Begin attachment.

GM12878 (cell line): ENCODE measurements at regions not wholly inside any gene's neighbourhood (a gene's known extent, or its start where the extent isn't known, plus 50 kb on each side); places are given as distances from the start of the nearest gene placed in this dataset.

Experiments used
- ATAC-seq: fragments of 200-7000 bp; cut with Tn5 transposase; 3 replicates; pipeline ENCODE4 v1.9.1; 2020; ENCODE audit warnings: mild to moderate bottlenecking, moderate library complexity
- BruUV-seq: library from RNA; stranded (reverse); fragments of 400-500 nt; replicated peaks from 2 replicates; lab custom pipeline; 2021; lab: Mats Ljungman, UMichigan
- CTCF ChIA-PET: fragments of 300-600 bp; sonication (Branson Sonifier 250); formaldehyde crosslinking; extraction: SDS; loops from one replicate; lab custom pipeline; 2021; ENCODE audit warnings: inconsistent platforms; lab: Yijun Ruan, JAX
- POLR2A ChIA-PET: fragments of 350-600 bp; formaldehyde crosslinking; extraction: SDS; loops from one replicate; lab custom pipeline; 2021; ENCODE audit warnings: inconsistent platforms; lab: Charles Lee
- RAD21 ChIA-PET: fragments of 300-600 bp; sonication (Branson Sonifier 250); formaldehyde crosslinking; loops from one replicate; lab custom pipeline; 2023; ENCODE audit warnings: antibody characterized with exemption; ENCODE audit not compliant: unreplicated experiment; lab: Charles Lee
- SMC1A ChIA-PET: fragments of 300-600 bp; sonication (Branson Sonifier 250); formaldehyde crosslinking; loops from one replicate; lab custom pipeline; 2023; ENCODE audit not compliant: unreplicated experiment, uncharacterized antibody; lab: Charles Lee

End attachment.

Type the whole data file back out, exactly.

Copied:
GM12878 (cell line): ENCODE measurements at regions not wholly inside any gene's neighbourhood (a gene's known extent, or its start where the extent isn't known, plus 50 kb on each side); places are given as distances from the start of the nearest gene placed in this dataset.

Experiments used
- ATAC-seq: fragments of 200-7000 bp; cut with Tn5 transposase; 3 replicates; pipeline ENCODE4 v1.9.1; 2020; ENCODE audit warnings: mild to moderate bottlenecking, moderate library complexity
- BruUV-seq: library from RNA; stranded (reverse); fragments of 400-500 nt; replicated peaks from 2 replicates; lab custom pipeline; 2021; lab: Mats Ljungman, UMichigan
- CTCF ChIA-PET: fragments of 300-600 bp; sonication (Branson Sonifier 250); formaldehyde crosslinking; extraction: SDS; loops from one replicate; lab custom pipeline; 2021; ENCODE audit warnings: inconsistent platforms; lab: Yijun Ruan, JAX
- POLR2A ChIA-PET: fragments of 350-600 bp; formaldehyde crosslinking; extraction: SDS; loops from one replicate; lab custom pipeline; 2021; ENCODE audit warnings: inconsistent platforms; lab: Charles Lee
- RAD21 ChIA-PET: fragments of 300-600 bp; sonication (Branson Sonifier 250); formaldehyde crosslinking; loops from one replicate; lab custom pipeline; 2023; ENCODE audit warnings: antibody characterized with exemption; ENCODE audit not compliant: unreplicated experiment; lab: Charles Lee
- SMC1A ChIA-PET: fragments of 300-600 bp; sonication (Branson Sonifier 250); formaldehyde crosslinking; loops from one replicate; lab custom pipeline; 2023; ENCODE audit not compliant: unreplicated experiment, uncharacterized antibody; lab: Charles Lee